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Article
March 1986

Non-Peer-Reviewed Publications a Place for New Ideas, Impressions

Arch Ophthalmol. 1986;104(3):334. doi:10.1001/archopht.1986.01050150028006
Abstract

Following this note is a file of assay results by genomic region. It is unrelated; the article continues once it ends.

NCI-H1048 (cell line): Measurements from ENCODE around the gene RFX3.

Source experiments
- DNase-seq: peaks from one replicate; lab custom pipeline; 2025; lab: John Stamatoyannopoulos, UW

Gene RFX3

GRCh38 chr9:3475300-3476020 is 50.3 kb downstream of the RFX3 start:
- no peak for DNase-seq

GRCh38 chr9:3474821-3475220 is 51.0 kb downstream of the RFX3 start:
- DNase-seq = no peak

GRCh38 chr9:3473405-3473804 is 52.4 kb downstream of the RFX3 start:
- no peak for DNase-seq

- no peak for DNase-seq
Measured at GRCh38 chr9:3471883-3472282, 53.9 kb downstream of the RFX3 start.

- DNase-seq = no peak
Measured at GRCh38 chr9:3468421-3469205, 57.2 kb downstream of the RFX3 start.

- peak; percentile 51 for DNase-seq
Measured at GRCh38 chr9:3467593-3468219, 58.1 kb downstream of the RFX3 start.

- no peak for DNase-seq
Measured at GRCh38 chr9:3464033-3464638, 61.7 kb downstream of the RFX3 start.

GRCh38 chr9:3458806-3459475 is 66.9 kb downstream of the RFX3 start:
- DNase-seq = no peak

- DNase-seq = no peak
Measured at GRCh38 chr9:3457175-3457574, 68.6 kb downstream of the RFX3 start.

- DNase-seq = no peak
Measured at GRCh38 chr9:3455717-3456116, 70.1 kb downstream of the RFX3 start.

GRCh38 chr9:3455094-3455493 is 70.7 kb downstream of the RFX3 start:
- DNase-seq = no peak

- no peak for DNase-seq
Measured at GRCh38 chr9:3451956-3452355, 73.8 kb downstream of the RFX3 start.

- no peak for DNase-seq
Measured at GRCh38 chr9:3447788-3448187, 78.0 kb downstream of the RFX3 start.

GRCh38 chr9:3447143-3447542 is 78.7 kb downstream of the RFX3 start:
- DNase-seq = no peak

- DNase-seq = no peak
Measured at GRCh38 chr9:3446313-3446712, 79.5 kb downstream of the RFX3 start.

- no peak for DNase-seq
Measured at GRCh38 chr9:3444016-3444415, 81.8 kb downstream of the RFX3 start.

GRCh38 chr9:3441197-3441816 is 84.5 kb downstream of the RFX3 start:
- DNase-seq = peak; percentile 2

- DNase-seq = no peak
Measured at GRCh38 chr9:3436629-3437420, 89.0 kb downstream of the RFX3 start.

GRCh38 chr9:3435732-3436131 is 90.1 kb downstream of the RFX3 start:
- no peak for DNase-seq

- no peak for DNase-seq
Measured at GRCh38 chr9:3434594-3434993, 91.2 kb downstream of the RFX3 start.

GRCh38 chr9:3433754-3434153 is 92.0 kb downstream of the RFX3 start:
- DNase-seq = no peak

To the Editor.  —I read Dr Finkelstein's1 editorial in the November 1985 issue of the Archives with a jaundiced eye (pardon the pun). Does he really believe that the printed matter in "non-peer-reviewed publications" is taken as Archives of Ophthalmology gospel? Certainly ophthalmologists can decide for themselves which statements have merit and which are pure promotionalism. Although I agree that only a randomized, doublemasked, prospective study can scientifically answer a question, sometimes pure clinical conjecture is responsible for the creation of just such a study. Clinical observations pose the question concerning panretinal photocoagulation for diabetic retinopathy, photocoagulation for neovascular membranes in involutional macular degeneration and histoplasmosis, and in the PERK study. Sometimes the observation precedes the explanation.New ideas, impressions from years of clinical practice, or radical deviations from the standard of practice of ophthalmology do not appear in peerreviewed publications, and that is unfortunate. The original article on

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